Okay, well, that's it for this week, thanks for reading!


    ... just kidding :)

    But not really. Honestly, the best way -- the only real way people are going to find your blog/website is if you are posting things and creating content that is useful or interesting to other people ... it needs to be so compelling, in fact, that other people are sharing it on social media, that other people are talking about you / your brand / your work on other platforms.

    Other people, like not just 'my mom,' 'my lit-hero alter-ego's twitter,' and 'my cat's instagram feed'
                           ... though that could be a good start.

    Everything I've been reading about SEO for 2015 is that old ways of thinking about SEO are not what you want to focus on.  It's Content Marketing. So there's another search term we get to look up!

        { or just check out how Creative Penn explains Content Marketing for Writers here,
           or dive into Quick Sprout's Advanced Content Marketing Guide }

    Basically? It means you'll need to dedicate a fair amount of time to generating quality content. Which means you'll have to want to generate it. Really WANT it. This applies to everything you write. Not only your blog. If I could give only one tip to a new writer it would be:

                         Write What You Love.

                         (because this business takes a lot of time and energy and
                          if you don't love doing it, one day, you're going to quit.)

    In terms of my writing, this has meant I write YA and MG fiction, mostly sci-fi-ey and fantastical. Wheee!!! The same "Write What You Love" mantra also applies to blogging - with a small twist:

                        Blog What You Love [to Read on the Web.]

    When you get on the web, what do you do? What do you read/watch? What don't you?

    Do you love to geek out over fan-fic, flash fiction, or weekly serials? Then write those.
    Do you pour over how-to articles? Compile your own lists of tips and tricks.
    Do you lose yourself in podcasts or vlogs? Make your own!
    Do you like giggling over animated gifs and cat pictures while reading a High Fantasy novel inspired recipe? Guess what? You're probably not the only one!

    My point is, the interwebs are their own crazy thing. There's so much out there. Don't force yourself to write certain things just because you think it's what you're supposed to do. Don't slap together 15 posts a month on topics you don't really care about, just for the sake of generating content. Find the intersection between your goals as a writer/reader and what you love to read about on the web. And write THAT. You'll be so much happier, and it will show!

    Me personally? I'm not a big web surfer. When I get on the web, it's largely task-driven, not entertainment-driven. I don't write short fiction. I don't spend tons of time on YouTube or sites that that are about sharing funny pictures. So it wouldn't make sense for me to have a blog with daily flash-fic and eye-catchy animated gifs. It's not "me" and I don't know anything about that audience. I also don't have a lot of free time, which leads me to another point:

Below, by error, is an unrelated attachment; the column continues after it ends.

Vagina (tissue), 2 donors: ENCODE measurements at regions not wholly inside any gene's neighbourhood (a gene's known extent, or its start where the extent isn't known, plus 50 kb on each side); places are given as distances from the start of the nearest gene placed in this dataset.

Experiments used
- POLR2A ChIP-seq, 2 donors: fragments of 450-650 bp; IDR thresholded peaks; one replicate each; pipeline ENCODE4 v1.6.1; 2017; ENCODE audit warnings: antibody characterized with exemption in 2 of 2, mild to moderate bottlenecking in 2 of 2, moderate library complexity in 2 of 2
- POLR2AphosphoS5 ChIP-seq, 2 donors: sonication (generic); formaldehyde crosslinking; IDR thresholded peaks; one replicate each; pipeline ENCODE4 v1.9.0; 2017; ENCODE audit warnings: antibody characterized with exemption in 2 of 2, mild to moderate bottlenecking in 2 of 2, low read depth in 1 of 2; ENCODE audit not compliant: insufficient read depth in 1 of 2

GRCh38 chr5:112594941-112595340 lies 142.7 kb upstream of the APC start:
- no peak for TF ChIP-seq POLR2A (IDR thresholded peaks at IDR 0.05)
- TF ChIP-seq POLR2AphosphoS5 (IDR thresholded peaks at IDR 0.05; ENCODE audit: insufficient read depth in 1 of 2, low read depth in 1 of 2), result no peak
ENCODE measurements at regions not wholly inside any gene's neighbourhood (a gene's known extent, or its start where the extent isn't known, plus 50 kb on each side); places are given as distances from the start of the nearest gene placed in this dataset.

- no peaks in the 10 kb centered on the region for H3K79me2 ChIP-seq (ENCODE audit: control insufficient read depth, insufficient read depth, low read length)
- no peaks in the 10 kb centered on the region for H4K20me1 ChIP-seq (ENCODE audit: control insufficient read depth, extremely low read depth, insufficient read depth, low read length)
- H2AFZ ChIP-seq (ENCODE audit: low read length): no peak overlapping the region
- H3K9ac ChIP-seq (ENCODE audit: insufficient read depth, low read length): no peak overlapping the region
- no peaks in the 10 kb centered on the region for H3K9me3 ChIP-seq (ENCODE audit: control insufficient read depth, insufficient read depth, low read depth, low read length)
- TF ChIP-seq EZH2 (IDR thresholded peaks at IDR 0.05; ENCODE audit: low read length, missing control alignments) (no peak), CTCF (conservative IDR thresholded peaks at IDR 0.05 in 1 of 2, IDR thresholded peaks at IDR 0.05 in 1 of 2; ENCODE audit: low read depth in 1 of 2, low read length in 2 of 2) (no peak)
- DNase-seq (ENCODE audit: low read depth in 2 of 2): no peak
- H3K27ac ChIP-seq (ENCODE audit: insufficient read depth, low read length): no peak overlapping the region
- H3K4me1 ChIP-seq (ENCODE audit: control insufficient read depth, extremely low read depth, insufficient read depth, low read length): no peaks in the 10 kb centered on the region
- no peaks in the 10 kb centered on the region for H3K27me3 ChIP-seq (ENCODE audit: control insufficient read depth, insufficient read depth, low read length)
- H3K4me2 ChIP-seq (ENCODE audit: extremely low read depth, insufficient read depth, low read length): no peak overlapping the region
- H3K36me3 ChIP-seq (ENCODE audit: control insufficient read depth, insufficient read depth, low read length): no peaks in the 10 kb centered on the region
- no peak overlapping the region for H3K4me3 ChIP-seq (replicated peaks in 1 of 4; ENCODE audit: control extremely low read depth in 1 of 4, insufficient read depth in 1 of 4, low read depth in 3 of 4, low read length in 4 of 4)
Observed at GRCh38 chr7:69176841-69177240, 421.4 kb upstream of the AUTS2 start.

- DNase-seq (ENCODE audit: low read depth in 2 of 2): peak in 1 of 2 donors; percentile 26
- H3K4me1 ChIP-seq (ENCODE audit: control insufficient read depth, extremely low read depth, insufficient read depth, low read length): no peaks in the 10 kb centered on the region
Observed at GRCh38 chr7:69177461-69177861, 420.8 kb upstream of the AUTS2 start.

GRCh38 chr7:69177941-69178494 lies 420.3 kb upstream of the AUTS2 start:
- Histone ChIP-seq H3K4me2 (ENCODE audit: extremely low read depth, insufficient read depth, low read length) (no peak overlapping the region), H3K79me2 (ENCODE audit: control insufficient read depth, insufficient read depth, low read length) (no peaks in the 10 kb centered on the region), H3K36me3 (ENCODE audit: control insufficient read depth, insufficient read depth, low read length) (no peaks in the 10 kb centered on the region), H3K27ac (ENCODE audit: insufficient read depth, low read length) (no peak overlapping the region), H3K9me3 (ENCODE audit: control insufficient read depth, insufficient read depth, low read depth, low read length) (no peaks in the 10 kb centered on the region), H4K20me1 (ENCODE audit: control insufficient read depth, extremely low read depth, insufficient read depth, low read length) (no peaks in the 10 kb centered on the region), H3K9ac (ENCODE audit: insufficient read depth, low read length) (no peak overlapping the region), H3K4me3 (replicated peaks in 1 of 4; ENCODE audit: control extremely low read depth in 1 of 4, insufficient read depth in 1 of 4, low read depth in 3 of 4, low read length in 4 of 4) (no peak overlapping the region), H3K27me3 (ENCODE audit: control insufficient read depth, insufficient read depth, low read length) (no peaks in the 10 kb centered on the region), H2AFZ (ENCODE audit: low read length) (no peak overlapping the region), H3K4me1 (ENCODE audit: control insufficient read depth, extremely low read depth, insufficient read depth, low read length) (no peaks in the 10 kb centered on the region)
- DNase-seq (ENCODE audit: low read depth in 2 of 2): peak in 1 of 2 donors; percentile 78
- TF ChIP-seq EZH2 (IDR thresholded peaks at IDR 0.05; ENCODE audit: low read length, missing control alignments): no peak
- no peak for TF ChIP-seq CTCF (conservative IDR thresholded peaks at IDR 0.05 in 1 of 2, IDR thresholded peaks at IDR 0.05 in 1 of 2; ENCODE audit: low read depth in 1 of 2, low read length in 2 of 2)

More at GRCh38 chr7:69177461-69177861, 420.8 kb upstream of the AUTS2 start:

Blog When Inspired

    You may have noticed: I don't bother writing multiple blog posts a week anymore. I used to, and I think it's a good practice for a certain period of time, and for certain people it could be a lifelong thing. But for me, there came a point  when *cough* kids *cough* it started to feel like this horrible chore that was taking away from my creative writing. So I stopped. Just stopped. Now I only blog when I feel pulled to. When I feel especially compelled, I pour a lot of energy into a particular post. And guess what? Those are the posts that get traffic and keep getting traffic.

    An Inside Look at this Blog, such as it is:

    Right now, I get about 100-200 page views a day (that's not a ton, but given that I only blog about once a month, I'm super satisfied with that), and 75% of those hits are to these five pages:

    Literary Agents that Rep YA Sci-Fi/Fantasy || Pitch Contest Calendar || Sept 2014 #PitMad Successful Pitches  || Pitch Factory Logline Generator || Does Your Paranormal Romance Have Enough Cliches? 

    Two of those pages (the Calendar and the Lit Agent List) I update fairly regularly. The other ones I spent a lot (and by that I mean a lot-a lot) of time on up front, because I wanted to provide something extra useful for people! In terms of page visits, it definitely shows.

    Plus? It gives me *warm fuzzies* knowing that you guys out there like ... Read my stuff ... and come back to those key pages ... and that those pages might help you out from time to time.  :)

    And now, I'd love to hear from you ...

    What about you? What do you see as the focus and heart of your blog? What do you do to to keep yourself interested in blogging? What is your niche audience? How have you grown your following? 

    What are best-practices and worst-mistakes you've seen people making when it comes to SEO and Content Marketing? How have you used content to drive your SEO? 

    [SEO image credit Paloma Gomez]